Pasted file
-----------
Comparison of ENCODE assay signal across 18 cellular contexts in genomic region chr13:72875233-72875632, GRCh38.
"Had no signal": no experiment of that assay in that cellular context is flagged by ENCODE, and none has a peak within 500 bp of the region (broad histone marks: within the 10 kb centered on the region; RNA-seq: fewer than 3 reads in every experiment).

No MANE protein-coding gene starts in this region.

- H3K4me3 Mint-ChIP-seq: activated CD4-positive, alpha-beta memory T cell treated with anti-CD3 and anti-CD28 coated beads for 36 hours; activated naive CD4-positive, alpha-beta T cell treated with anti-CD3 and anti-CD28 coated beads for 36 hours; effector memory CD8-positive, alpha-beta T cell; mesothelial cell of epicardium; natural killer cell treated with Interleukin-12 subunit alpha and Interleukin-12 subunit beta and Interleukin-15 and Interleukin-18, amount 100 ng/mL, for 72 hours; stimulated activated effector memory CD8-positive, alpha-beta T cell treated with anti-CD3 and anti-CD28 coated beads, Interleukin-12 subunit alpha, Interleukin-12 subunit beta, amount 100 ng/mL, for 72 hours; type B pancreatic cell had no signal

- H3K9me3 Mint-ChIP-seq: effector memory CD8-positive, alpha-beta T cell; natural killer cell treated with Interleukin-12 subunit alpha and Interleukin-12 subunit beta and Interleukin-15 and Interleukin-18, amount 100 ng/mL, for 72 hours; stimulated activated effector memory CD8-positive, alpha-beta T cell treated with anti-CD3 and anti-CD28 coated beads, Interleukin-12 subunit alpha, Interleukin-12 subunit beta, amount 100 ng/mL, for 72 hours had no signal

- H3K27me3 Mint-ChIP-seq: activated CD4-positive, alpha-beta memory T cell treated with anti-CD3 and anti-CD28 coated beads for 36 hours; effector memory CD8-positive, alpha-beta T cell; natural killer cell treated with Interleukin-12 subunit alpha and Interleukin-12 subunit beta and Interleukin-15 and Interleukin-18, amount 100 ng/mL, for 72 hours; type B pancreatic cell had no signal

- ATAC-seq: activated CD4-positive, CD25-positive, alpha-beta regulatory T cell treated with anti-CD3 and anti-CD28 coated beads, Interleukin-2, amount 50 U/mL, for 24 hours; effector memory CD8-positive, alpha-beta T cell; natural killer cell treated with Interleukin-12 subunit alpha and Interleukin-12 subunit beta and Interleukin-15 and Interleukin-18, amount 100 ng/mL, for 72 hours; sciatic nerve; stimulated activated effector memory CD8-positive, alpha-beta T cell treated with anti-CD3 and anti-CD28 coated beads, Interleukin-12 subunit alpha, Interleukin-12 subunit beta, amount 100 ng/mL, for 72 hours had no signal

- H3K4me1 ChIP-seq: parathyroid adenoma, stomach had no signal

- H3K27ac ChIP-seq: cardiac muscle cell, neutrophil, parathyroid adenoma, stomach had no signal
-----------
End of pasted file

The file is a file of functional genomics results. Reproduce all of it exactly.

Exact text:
Comparison of ENCODE assay signal across 18 cellular contexts in genomic region chr13:72875233-72875632, GRCh38.
"Had no signal": no experiment of that assay in that cellular context is flagged by ENCODE, and none has a peak within 500 bp of the region (broad histone marks: within the 10 kb centered on the region; RNA-seq: fewer than 3 reads in every experiment).

No MANE protein-coding gene starts in this region.

- H3K4me3 Mint-ChIP-seq: activated CD4-positive, alpha-beta memory T cell treated with anti-CD3 and anti-CD28 coated beads for 36 hours; activated naive CD4-positive, alpha-beta T cell treated with anti-CD3 and anti-CD28 coated beads for 36 hours; effector memory CD8-positive, alpha-beta T cell; mesothelial cell of epicardium; natural killer cell treated with Interleukin-12 subunit alpha and Interleukin-12 subunit beta and Interleukin-15 and Interleukin-18, amount 100 ng/mL, for 72 hours; stimulated activated effector memory CD8-positive, alpha-beta T cell treated with anti-CD3 and anti-CD28 coated beads, Interleukin-12 subunit alpha, Interleukin-12 subunit beta, amount 100 ng/mL, for 72 hours; type B pancreatic cell had no signal

- H3K9me3 Mint-ChIP-seq: effector memory CD8-positive, alpha-beta T cell; natural killer cell treated with Interleukin-12 subunit alpha and Interleukin-12 subunit beta and Interleukin-15 and Interleukin-18, amount 100 ng/mL, for 72 hours; stimulated activated effector memory CD8-positive, alpha-beta T cell treated with anti-CD3 and anti-CD28 coated beads, Interleukin-12 subunit alpha, Interleukin-12 subunit beta, amount 100 ng/mL, for 72 hours had no signal

- H3K27me3 Mint-ChIP-seq: activated CD4-positive, alpha-beta memory T cell treated with anti-CD3 and anti-CD28 coated beads for 36 hours; effector memory CD8-positive, alpha-beta T cell; natural killer cell treated with Interleukin-12 subunit alpha and Interleukin-12 subunit beta and Interleukin-15 and Interleukin-18, amount 100 ng/mL, for 72 hours; type B pancreatic cell had no signal

- ATAC-seq: activated CD4-positive, CD25-positive, alpha-beta regulatory T cell treated with anti-CD3 and anti-CD28 coated beads, Interleukin-2, amount 50 U/mL, for 24 hours; effector memory CD8-positive, alpha-beta T cell; natural killer cell treated with Interleukin-12 subunit alpha and Interleukin-12 subunit beta and Interleukin-15 and Interleukin-18, amount 100 ng/mL, for 72 hours; sciatic nerve; stimulated activated effector memory CD8-positive, alpha-beta T cell treated with anti-CD3 and anti-CD28 coated beads, Interleukin-12 subunit alpha, Interleukin-12 subunit beta, amount 100 ng/mL, for 72 hours had no signal

- H3K4me1 ChIP-seq: parathyroid adenoma, stomach had no signal

- H3K27ac ChIP-seq: cardiac muscle cell, neutrophil, parathyroid adenoma, stomach had no signal